Seattle Legislation to End Super PACs

The Seattle City Council is considering a bold new campaign finance reform ordinance to end super PACs in city elections. We need limits on contributions to super PACs to help prevent corruption and the appearance of corruption. And contrary to a common misconception, the Supreme Court’s Citizens United decision does not prevent states from limiting contributions to super PACs.

Under current Seattle law, there is a limit of $500 per year on how much a person can contribute to a political campaign for a candidate for city office, but there is a huge loophole: there are no limits at all on contributions to “independent expenditure” committees, also known as “super PACs,” that spend on a candidate’s behalf.

The proposed bill (CB 119730) will limit contributions to “independent expenditure” political committees, thereby ending super PACs in city elections. It builds on Free Speech For People’s work developing similar legislation in St. Petersburg, Florida (along with partners American Promise-Tampa Bay, League of Women Voters of the St. Petersburg Area, and the Leif Nissen Foundation), which passed in November 2017, as well as proposed legislation in Massachusetts.

We are proud to partner with Fix Democracy First in this campaign, and we thank Seattle City Councilmember (now Council President) Lorena González for her leadership in sponsoring this legislation.

Letters and testimony in support

The SpeechNow Case and the Real World of Campaign Finance by Stephen R. Weissman Ph.D.

In the U.S. Court of Appeals for the D.C. Circuit’s SpeechNow decision, which created super PACs, the court theorized that contributions to so-called “independent expenditure committees” could not possibly result in corruption. In the real political world, however, as this study shows, top donors to super PACs and other independent spenders are not only contributing to these groups. They are simultaneously giving directly to the very candidates who benefit from their contributions to independent spending. The typical two-track donor supports multiple candidates in this fashion.FSFP Weissman Report final 10-24-16

Thus, while independent spending groups are legally restrained from coordinating with their beneficiaries, donors to such groups are legally permitted to financially coordinate with these same candidates within certain contribution limits. When donors amplify their legally limited direct contributions to candidates with unlimited indirect support via independent spending groups, an “anti-corruption interest in limiting contributions to an independent expenditure group” certainly arises. These unlimited contributions intensify the dangers of quid pro quo corruption and its appearance that contribution limits were established to prevent.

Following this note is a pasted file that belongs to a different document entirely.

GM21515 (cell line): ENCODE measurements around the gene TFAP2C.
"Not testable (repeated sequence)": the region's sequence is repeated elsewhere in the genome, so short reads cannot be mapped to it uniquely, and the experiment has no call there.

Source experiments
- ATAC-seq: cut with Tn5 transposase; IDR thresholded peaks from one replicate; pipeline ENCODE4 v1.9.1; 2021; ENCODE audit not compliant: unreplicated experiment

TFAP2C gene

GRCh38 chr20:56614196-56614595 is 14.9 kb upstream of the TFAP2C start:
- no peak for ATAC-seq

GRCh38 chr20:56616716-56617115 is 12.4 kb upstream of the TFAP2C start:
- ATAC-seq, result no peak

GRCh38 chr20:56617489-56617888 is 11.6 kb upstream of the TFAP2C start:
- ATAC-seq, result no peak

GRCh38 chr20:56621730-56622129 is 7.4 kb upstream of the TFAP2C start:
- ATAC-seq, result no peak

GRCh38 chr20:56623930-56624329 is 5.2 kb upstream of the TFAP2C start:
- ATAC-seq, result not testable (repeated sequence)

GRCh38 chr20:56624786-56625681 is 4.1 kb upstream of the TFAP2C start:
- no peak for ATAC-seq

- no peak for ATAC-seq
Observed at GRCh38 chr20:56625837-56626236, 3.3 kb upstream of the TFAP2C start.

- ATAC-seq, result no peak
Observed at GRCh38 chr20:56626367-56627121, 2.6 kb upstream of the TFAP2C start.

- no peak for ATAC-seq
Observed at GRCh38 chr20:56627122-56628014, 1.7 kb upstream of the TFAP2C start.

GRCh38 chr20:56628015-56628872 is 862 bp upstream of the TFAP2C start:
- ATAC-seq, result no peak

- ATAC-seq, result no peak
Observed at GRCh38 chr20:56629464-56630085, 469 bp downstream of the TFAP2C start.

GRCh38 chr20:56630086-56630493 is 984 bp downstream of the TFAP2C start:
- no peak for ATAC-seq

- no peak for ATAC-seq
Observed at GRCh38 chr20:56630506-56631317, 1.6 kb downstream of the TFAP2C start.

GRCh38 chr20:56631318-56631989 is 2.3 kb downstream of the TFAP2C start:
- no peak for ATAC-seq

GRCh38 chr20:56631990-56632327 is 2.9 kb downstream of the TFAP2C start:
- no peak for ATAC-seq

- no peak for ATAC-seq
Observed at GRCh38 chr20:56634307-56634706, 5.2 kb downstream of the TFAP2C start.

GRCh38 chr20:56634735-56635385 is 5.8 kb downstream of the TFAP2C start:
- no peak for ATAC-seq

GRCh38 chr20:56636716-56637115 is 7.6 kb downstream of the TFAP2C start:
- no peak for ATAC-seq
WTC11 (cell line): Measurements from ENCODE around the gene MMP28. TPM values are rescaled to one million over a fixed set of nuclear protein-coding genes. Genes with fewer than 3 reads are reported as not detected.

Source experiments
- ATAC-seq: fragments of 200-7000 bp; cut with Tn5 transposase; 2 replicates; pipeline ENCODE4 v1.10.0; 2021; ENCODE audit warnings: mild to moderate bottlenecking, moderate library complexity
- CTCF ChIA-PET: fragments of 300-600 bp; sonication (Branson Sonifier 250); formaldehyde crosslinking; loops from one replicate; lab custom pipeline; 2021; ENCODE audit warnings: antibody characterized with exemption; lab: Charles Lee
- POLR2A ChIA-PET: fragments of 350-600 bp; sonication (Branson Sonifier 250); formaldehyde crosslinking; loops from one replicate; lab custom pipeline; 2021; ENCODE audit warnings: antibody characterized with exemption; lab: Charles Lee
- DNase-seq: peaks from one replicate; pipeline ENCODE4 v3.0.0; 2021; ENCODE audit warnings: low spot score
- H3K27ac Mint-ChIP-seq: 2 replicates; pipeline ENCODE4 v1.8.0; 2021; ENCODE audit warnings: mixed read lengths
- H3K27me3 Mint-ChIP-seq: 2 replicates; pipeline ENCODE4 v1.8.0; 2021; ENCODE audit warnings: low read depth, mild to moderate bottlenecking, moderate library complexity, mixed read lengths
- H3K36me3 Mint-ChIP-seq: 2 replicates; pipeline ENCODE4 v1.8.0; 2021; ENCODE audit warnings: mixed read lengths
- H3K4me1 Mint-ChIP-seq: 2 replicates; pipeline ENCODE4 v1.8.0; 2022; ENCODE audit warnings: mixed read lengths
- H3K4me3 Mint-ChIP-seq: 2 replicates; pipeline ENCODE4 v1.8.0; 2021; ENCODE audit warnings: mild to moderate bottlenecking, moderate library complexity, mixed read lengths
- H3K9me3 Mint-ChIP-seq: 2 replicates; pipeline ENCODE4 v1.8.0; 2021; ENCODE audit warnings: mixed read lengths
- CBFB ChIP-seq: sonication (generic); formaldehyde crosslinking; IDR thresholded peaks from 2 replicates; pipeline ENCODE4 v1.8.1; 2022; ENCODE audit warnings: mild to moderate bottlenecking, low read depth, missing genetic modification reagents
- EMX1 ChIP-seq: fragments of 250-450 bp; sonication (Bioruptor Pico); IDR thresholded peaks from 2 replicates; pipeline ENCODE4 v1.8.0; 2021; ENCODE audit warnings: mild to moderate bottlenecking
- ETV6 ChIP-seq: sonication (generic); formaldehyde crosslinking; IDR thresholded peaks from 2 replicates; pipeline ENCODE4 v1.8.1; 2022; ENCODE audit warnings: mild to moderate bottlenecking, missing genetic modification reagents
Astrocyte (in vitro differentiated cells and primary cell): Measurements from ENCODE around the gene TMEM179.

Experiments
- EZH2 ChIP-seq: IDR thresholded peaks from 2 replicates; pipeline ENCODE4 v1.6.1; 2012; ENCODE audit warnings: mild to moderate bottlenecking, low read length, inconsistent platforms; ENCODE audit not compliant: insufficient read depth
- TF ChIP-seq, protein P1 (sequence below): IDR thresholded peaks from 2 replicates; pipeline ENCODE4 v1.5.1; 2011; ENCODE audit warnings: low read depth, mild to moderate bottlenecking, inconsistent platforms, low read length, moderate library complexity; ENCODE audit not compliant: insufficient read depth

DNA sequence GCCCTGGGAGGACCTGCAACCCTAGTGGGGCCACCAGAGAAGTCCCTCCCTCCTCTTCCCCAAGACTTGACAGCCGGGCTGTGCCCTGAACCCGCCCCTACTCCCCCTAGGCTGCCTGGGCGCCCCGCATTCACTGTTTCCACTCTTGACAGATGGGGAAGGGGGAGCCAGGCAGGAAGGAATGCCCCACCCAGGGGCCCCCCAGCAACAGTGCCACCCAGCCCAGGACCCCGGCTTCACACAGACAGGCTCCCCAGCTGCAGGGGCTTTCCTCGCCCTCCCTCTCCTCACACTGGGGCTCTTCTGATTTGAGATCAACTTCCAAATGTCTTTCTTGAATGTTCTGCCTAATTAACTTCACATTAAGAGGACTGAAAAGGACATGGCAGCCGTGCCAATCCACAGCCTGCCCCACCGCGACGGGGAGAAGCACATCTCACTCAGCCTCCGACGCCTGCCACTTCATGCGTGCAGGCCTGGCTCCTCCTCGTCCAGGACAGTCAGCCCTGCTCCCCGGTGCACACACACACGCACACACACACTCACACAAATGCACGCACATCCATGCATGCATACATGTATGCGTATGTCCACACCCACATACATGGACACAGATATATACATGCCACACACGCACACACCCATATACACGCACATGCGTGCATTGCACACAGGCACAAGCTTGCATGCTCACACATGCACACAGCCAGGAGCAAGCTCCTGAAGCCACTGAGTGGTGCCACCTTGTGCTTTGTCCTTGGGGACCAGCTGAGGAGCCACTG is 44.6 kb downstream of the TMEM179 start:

The SpeechNow Case and the Real World of Campaign Finance: Undermining Federal Limits on Contributions to Political Parties Pt. II by Stephen R. Weissman Ph.D.

This report explores the top 100 individual and 50 organizational donors to independent groups in the 2012 and 2014 elections. It focuses on those who gave to one or more of the six official national party committees and also contributed to unofficial party-linked Super PACs active in the same election(s).

There are federal limits on how much a donor can give to an official party committee per year, but following the SpeechNow ruling, there are no set limits on contributions to party-linked super PACs. For example, in 2014, the maximum a donor could give to a party committee per year was $32,400; assuming a donor who gave to all three committees of one party, that’s $97,200 to party committees. Under federal law, $97,201 would be illegal—too high a risk of quid pro quo corruption—but that same donor can give millions to party-linked super PACs. In essence, donors can multiply their legal direct party contributions by giving to party-linked super PACs at levels far beyond what Congress has determined is necessary (and the Supreme Court has so far upheld) to protect against corruption. This pattern of giving completely undermines the limits on contributions to parties.

The large donors surveyed in this study made very substantial contributions to their preferred party committees. The size of these contributions, while within legal limits, assured that these donors would be noticed by party fundraisers, many of whom were themselves candidates and elected officials. When these donors simultaneously embellished their financing by massively subsidizing independent Super PACs linked to the same parties in the same elections, they intensified the danger of corruption and its appearance.

By ignoring such political realities, the SpeechNow decision has helped undermine federal contribution limits, the primary means of federal regulation of campaign financing.

STATUS OF LEGISLATION

The legislation is currently before the Select Committee on Campaign Finance Reform.

IN THE NEWS

  • Crosscut, “Amazon tried to buy our elections. A new law will stop that” (Dec. 6, 2019)
  • New York Times, “Amazon Tests ‘Soul of Seattle’ With Deluge of Election Cash” (Oct. 30, 2019)
  • KING 5 News, “Seattle lawmaker wants to limit influence from big companies on city elections” (Oct. 30, 2019)
  • Seattle Times, “Councilmember wants to stop donors like Amazon from using PACs to influence Seattle elections” (Aug. 14, 2019)
  • The Stranger, “Seattle Might Try to Block Amazon from Spending in City Elections” (Aug. 14, 2019)
  • Crosscut, “Seattle politics without corporate money?” (Aug. 14, 2019)
  • Boston Globe, Prof. Laurence Tribe & Ron Fein, “How Massachusetts can fight foreign influence in our elections” (Sept. 26, 2017)
  • Boston Globe,  Prof. Laurence Tribe & Scott Greytak, “Get Foreign Political Money Out of US Elections” (July 22, 2016)
  • The American Prospect, “Plotting the End of Super PACs” (July 21, 2016)

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